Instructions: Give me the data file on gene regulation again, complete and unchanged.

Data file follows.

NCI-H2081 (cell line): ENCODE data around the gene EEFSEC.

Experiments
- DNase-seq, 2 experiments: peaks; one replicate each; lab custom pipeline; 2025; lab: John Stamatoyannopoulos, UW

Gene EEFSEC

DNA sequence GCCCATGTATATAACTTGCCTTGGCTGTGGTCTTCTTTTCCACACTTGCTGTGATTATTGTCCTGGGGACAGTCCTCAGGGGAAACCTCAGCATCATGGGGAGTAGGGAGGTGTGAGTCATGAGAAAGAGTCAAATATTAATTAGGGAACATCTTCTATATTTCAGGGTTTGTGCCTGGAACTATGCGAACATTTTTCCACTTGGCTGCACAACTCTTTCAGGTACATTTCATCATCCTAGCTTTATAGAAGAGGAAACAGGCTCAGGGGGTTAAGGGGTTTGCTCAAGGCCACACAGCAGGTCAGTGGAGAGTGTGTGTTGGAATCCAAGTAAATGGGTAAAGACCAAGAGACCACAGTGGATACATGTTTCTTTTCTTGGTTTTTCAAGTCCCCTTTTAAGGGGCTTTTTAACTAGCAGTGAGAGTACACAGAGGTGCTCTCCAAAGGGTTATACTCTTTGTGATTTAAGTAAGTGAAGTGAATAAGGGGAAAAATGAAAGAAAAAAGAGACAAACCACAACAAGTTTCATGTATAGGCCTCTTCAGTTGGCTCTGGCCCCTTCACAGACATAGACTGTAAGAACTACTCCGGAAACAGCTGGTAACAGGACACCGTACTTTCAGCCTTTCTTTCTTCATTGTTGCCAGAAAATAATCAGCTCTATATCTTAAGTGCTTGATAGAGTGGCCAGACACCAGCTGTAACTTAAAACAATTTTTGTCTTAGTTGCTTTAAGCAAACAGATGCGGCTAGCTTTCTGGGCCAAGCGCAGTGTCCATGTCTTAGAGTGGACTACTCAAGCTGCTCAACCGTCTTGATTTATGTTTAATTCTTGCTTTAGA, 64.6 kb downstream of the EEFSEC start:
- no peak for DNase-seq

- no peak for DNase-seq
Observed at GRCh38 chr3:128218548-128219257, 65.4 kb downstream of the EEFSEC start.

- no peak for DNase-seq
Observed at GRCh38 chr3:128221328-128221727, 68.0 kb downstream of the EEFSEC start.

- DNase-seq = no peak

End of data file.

NCI-H2081 (cell line): ENCODE data around the gene EEFSEC.

Experiments
- DNase-seq, 2 experiments: peaks; one replicate each; lab custom pipeline; 2025; lab: John Stamatoyannopoulos, UW

Gene EEFSEC

DNA sequence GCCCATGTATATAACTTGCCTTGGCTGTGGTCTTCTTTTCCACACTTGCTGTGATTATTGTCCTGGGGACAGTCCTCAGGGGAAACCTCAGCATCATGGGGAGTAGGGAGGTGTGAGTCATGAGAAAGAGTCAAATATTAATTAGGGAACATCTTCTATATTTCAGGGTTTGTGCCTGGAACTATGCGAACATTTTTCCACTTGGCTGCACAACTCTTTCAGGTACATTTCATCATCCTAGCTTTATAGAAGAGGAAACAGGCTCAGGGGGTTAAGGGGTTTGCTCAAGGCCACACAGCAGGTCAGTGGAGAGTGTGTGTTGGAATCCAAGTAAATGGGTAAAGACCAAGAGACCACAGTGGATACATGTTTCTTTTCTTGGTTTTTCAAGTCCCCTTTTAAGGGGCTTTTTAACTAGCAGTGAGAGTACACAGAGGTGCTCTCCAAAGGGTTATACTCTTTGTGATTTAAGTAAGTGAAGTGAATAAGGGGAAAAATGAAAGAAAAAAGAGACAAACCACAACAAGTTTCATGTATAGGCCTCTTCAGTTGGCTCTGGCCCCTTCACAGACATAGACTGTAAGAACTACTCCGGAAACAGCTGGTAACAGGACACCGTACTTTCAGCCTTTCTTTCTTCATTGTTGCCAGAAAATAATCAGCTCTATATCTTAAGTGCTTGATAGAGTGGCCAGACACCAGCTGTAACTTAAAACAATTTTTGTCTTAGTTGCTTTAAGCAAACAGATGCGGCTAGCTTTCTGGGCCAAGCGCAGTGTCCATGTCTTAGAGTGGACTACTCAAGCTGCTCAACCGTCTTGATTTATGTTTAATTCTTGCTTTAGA, 64.6 kb downstream of the EEFSEC start:
- no peak for DNase-seq

- no peak for DNase-seq
Observed at GRCh38 chr3:128218548-128219257, 65.4 kb downstream of the EEFSEC start.

- no peak for DNase-seq
Observed at GRCh38 chr3:128221328-128221727, 68.0 kb downstream of the EEFSEC start.

- DNase-seq = no peak